Eventually, and inevitably, Hindus and others upon whom war has been made, will react. And they will not stop until they have done to Muslims what Muslims have been doing to them, and have pushed many of them into Pakistan and Bangladesh, in a mirror image of the Hindus formerly pushed out of those places during the past half-century since Partition. It is doubtful that in the rest of the world there would be much, or any, sympathy for the Muslims dealt with in this matter. Infidels need not inure themselves, need not endure forever what has become or is becoming an intolerable situation because of the ideology of Islam.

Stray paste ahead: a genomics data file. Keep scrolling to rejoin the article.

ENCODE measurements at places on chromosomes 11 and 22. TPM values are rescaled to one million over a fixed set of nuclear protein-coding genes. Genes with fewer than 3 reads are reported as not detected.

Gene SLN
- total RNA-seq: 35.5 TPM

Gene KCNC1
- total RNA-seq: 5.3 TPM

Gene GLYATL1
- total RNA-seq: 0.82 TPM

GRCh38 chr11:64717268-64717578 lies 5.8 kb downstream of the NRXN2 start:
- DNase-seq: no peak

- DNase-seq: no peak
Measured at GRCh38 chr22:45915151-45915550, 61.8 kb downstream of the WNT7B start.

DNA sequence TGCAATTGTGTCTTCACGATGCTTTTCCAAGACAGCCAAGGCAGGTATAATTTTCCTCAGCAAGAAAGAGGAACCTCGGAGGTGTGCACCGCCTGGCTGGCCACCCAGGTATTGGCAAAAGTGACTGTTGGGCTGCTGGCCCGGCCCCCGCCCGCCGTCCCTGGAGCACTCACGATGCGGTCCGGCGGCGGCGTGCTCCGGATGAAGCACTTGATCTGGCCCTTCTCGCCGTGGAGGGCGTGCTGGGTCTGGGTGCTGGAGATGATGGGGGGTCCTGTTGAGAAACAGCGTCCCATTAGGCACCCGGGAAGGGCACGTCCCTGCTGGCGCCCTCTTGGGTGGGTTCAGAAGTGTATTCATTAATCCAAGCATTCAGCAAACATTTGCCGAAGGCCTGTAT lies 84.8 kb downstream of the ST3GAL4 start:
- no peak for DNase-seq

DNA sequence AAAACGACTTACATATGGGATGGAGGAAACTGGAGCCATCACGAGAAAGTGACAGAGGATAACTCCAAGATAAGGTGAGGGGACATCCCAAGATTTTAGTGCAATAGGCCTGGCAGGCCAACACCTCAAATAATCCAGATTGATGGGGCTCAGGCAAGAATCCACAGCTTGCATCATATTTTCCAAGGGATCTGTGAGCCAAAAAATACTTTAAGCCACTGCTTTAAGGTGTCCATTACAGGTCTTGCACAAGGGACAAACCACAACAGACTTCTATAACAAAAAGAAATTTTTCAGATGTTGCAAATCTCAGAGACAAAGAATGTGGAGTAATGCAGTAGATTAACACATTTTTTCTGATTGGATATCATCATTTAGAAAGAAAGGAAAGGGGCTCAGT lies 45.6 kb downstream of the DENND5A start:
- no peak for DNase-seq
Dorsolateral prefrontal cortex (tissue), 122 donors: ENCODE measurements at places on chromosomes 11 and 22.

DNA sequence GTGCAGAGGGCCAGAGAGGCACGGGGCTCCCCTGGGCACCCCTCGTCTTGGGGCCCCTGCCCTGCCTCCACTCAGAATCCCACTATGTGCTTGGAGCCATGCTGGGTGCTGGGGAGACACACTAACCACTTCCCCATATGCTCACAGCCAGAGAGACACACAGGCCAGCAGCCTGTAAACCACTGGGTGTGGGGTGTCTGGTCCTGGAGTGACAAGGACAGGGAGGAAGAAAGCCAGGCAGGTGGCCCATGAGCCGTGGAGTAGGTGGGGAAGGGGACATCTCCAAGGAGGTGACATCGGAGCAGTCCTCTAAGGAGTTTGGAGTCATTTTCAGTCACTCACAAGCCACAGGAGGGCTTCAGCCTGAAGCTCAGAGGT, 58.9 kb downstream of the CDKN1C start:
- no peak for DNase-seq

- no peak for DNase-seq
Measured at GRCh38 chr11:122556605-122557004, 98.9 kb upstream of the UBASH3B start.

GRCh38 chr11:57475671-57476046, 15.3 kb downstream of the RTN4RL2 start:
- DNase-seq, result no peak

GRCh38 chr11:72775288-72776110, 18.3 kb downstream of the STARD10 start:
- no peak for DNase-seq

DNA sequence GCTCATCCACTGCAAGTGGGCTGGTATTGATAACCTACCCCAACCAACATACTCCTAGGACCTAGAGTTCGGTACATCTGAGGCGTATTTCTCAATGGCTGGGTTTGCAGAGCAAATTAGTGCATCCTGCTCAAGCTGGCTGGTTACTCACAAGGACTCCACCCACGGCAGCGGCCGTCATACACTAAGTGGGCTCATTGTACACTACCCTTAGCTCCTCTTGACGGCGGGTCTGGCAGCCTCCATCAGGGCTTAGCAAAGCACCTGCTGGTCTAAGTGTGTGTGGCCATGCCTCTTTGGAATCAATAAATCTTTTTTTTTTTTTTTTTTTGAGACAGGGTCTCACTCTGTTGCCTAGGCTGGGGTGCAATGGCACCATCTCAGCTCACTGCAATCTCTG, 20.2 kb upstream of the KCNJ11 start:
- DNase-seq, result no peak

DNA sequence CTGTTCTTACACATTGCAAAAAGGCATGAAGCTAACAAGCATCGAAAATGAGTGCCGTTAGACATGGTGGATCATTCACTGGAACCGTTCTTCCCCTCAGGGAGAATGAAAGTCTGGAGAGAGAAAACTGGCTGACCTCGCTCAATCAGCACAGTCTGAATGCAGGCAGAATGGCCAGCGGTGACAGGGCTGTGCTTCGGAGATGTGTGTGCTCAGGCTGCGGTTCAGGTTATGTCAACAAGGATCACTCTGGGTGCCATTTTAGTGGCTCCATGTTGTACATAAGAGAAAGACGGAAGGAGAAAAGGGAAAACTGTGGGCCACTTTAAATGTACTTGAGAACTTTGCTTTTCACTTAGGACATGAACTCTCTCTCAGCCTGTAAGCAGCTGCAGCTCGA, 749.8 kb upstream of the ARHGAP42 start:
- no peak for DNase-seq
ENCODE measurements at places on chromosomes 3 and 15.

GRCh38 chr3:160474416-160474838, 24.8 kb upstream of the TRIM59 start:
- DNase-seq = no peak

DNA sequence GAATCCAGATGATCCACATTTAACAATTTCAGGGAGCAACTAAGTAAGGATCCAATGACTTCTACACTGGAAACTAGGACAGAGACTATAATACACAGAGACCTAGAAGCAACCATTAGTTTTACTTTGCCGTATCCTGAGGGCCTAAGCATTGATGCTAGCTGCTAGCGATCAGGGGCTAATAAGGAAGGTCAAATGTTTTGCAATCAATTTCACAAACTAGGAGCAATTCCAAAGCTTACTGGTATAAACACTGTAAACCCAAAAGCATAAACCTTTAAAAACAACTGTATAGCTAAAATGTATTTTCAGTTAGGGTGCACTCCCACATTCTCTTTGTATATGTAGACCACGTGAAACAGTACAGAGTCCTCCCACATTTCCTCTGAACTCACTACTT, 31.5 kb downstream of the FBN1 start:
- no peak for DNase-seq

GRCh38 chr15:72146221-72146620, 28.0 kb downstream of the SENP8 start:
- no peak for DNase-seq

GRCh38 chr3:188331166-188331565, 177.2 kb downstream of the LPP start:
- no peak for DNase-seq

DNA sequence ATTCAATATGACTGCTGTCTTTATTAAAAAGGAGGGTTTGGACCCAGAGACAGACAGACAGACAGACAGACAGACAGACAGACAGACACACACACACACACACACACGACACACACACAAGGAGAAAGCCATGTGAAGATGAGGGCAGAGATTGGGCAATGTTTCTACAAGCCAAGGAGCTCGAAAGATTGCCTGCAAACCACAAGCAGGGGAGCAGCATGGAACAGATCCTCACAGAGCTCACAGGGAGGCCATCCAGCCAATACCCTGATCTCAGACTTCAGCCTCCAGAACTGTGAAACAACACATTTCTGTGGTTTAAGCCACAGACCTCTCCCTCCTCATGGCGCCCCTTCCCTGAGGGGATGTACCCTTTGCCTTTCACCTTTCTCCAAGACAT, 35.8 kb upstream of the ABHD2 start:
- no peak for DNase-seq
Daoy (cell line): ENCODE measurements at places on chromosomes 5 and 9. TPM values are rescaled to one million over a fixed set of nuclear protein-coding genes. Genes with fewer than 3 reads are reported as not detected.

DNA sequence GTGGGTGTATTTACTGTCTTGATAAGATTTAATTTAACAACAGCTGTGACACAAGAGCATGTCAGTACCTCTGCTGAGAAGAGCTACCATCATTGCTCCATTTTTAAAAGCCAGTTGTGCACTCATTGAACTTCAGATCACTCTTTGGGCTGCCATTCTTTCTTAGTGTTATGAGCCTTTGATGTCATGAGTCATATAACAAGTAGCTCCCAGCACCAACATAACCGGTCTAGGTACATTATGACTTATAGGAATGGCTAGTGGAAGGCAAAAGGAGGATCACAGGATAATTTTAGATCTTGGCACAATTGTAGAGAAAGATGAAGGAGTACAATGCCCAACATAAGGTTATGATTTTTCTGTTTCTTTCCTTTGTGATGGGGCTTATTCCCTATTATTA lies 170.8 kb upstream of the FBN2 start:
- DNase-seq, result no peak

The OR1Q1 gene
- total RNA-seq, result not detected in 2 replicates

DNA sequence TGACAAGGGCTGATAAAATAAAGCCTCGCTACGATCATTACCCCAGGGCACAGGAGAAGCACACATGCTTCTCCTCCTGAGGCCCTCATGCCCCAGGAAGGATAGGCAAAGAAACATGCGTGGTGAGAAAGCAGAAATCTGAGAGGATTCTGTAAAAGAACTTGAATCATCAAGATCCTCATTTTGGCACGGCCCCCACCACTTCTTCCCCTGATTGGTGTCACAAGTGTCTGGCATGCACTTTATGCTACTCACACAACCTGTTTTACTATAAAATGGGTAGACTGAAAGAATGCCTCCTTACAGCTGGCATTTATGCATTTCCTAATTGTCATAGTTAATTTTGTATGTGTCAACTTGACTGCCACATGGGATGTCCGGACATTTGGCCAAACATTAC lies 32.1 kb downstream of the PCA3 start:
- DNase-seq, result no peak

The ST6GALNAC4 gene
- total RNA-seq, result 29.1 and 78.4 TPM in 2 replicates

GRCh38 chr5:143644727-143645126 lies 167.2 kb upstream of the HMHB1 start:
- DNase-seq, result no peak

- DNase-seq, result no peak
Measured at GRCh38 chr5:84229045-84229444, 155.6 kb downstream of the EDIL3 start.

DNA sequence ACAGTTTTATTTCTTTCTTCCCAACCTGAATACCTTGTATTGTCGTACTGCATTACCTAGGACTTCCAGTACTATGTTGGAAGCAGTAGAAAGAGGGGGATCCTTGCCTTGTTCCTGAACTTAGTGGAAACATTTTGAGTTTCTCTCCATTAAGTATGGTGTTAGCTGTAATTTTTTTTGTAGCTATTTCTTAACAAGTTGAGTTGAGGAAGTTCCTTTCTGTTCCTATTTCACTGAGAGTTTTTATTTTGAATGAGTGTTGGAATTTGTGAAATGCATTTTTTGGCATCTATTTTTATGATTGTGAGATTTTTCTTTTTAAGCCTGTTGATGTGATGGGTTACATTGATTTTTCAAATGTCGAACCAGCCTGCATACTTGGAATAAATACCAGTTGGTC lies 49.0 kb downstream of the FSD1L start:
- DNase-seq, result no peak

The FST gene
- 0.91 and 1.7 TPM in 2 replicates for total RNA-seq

Yet on the other hand, if they are put in this position, Muslims may win worldwide sympathy, for Muslim propagandists and their non-Muslim supporters, have successfully prevented the outside world, and even many of those who may be Hindis or of Hindu origin, from fully understanding what Muslim rule did to India, beginning with the 60-70 million murdered Hindus.